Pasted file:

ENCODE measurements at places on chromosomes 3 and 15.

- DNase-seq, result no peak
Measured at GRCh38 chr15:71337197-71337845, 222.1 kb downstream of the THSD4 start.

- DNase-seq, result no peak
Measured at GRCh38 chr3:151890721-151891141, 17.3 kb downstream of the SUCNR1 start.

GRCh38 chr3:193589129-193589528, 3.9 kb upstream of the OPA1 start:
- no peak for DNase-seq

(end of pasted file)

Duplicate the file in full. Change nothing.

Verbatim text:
ENCODE measurements at places on chromosomes 3 and 15.

- DNase-seq, result no peak
Measured at GRCh38 chr15:71337197-71337845, 222.1 kb downstream of the THSD4 start.

- DNase-seq, result no peak
Measured at GRCh38 chr3:151890721-151891141, 17.3 kb downstream of the SUCNR1 start.

GRCh38 chr3:193589129-193589528, 3.9 kb upstream of the OPA1 start:
- no peak for DNase-seq